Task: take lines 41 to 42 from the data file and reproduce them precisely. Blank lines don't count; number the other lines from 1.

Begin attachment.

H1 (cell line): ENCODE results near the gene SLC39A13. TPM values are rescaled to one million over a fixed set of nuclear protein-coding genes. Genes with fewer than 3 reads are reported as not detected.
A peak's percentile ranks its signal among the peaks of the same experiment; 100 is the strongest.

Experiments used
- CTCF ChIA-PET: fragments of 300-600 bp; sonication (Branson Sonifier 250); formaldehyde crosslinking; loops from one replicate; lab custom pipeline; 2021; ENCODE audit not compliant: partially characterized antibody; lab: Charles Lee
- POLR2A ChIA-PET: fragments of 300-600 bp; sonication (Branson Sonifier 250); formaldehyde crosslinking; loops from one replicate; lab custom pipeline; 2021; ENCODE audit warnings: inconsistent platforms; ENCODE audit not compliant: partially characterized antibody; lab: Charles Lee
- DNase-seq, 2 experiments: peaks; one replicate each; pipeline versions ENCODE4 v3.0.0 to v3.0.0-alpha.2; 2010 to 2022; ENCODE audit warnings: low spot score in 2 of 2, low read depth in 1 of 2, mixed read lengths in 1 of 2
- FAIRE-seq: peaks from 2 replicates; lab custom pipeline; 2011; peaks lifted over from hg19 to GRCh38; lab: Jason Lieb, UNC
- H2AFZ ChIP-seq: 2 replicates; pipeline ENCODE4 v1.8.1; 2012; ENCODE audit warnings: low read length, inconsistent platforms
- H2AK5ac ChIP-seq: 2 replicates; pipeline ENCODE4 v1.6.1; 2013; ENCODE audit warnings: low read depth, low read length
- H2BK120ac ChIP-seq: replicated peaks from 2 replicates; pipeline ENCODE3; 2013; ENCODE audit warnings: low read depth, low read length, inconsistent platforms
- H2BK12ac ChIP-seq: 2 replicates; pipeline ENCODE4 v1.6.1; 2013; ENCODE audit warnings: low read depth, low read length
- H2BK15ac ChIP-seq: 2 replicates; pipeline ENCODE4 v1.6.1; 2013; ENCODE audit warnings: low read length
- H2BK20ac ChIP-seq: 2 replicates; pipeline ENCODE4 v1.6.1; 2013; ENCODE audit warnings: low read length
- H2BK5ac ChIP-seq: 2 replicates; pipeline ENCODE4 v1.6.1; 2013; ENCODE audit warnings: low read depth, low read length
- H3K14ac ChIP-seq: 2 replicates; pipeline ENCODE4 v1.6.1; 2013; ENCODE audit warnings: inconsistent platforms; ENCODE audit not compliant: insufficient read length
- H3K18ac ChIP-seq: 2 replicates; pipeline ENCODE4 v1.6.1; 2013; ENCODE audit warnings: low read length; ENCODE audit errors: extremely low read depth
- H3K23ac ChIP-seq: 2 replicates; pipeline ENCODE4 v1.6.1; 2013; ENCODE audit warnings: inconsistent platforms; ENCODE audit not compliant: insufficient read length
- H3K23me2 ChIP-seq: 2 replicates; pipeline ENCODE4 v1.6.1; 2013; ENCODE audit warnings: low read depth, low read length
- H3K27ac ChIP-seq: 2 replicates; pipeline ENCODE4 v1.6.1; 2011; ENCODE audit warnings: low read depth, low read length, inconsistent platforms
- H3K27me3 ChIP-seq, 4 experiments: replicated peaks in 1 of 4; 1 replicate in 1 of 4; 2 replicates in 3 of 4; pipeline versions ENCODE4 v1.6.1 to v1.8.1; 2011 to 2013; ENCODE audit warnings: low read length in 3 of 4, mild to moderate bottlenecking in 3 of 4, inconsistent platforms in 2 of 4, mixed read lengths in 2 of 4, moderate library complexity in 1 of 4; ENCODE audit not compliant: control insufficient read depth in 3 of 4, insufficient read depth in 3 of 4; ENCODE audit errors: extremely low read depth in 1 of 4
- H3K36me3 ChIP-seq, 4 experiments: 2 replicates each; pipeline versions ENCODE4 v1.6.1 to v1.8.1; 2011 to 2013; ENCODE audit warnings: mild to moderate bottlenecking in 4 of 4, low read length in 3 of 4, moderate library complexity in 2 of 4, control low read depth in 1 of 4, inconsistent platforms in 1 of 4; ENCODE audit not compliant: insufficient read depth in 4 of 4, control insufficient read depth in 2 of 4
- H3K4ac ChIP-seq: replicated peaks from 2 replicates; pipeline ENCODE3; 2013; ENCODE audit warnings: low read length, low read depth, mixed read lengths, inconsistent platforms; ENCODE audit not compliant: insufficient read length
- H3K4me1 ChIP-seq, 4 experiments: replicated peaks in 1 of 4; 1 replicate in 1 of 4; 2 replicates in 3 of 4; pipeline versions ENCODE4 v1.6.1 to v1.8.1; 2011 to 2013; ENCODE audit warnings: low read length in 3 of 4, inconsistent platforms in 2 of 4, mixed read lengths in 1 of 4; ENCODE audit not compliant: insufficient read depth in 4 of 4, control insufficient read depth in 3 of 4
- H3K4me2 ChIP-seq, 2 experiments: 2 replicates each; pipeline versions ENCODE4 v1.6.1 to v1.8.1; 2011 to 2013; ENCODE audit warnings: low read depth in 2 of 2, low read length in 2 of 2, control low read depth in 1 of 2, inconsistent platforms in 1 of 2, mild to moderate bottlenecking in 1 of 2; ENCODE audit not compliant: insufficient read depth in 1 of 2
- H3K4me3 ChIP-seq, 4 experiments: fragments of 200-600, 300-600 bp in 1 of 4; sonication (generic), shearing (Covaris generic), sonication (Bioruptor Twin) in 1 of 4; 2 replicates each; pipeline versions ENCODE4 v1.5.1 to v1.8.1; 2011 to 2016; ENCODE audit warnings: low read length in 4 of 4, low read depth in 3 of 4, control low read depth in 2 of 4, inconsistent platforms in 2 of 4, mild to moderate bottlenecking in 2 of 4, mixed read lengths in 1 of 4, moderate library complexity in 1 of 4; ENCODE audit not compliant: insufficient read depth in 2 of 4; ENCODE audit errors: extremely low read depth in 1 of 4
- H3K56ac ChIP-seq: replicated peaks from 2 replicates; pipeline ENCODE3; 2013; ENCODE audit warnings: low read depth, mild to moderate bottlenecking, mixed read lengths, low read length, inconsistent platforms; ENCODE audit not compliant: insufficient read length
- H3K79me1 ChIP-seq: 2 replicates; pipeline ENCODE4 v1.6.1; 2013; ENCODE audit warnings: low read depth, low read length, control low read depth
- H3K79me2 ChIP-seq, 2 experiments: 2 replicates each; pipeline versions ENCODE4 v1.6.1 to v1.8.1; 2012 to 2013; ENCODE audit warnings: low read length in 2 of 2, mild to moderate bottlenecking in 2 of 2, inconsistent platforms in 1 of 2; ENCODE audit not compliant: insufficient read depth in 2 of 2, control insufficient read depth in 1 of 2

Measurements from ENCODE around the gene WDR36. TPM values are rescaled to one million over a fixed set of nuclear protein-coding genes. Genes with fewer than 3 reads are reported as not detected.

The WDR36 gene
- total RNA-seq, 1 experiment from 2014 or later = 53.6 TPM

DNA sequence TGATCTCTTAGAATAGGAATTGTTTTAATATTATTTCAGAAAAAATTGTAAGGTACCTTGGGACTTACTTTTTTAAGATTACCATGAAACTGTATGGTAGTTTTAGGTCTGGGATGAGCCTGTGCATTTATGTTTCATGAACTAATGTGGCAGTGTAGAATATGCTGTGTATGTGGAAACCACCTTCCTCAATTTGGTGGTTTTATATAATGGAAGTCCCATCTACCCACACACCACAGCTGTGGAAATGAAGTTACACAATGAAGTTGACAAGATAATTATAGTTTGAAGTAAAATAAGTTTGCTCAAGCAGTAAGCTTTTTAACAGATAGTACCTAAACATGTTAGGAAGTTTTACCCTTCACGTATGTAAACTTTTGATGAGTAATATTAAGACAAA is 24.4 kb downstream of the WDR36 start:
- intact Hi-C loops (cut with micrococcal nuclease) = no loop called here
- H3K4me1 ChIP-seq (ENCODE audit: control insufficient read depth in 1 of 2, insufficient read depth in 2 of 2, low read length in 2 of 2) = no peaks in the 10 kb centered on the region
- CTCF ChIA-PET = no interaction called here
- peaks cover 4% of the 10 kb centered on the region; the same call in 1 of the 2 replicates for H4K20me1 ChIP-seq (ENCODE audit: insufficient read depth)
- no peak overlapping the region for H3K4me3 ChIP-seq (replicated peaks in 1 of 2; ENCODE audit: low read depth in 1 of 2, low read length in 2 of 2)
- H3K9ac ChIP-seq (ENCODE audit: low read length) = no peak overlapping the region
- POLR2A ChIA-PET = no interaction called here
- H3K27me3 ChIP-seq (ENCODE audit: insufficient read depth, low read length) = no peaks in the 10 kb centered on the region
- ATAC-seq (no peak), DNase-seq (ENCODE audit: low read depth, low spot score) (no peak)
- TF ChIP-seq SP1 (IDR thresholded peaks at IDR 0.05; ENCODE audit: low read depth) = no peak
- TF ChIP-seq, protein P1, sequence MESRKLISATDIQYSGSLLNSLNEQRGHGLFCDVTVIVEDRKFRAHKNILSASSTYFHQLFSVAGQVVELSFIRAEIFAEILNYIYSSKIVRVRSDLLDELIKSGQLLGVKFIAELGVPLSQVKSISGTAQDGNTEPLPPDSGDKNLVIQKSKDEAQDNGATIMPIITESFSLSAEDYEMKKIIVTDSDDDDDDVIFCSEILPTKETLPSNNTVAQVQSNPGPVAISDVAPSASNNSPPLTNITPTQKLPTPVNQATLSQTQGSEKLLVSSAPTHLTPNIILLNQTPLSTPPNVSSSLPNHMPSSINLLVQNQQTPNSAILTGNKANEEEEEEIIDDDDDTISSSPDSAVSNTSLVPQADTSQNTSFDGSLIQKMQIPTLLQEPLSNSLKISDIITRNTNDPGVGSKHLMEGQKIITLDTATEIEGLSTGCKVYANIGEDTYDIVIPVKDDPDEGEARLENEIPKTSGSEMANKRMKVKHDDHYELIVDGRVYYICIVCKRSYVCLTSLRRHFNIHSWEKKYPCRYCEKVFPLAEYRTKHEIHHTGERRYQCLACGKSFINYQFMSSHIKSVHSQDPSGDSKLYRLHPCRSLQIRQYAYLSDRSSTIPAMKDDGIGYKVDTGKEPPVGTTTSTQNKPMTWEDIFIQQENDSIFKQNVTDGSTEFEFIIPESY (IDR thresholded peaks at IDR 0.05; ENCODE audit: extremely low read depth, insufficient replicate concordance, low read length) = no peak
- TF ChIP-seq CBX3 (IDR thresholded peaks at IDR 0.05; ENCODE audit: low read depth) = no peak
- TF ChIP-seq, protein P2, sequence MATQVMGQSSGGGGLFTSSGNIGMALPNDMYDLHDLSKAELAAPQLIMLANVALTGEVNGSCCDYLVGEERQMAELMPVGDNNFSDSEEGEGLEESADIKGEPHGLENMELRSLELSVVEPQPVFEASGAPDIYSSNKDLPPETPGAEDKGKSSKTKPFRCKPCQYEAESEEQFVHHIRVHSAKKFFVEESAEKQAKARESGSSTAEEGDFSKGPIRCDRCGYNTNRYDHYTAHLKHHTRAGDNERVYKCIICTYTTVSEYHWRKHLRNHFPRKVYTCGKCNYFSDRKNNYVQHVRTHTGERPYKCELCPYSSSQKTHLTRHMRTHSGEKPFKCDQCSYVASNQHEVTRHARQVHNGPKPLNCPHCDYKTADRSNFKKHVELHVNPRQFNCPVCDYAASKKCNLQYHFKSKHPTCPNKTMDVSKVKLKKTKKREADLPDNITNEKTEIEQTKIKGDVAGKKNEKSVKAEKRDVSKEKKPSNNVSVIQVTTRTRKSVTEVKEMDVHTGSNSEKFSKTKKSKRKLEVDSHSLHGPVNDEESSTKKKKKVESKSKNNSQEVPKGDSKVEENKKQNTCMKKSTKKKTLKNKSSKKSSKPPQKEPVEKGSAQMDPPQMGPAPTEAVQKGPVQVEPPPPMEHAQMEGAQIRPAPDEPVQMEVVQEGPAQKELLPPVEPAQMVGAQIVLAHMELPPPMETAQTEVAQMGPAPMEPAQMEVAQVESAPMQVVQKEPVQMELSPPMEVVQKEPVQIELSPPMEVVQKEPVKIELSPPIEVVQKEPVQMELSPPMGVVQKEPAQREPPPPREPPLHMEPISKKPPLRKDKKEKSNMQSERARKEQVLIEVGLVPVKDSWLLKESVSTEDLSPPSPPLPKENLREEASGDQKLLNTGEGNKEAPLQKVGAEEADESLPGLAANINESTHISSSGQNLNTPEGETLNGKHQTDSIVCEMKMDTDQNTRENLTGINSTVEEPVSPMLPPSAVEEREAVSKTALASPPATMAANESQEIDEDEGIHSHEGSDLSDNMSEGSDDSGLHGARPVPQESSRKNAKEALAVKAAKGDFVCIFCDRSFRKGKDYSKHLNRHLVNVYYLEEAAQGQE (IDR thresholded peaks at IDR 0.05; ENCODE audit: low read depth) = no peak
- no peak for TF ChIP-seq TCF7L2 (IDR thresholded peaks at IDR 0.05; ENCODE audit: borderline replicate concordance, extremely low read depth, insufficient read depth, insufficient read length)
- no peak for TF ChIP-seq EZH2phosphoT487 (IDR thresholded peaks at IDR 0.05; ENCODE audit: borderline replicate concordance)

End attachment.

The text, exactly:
- ATAC-seq (no peak), DNase-seq (ENCODE audit: low read depth, low spot score) (no peak)
- TF ChIP-seq SP1 (IDR thresholded peaks at IDR 0.05; ENCODE audit: low read depth) = no peak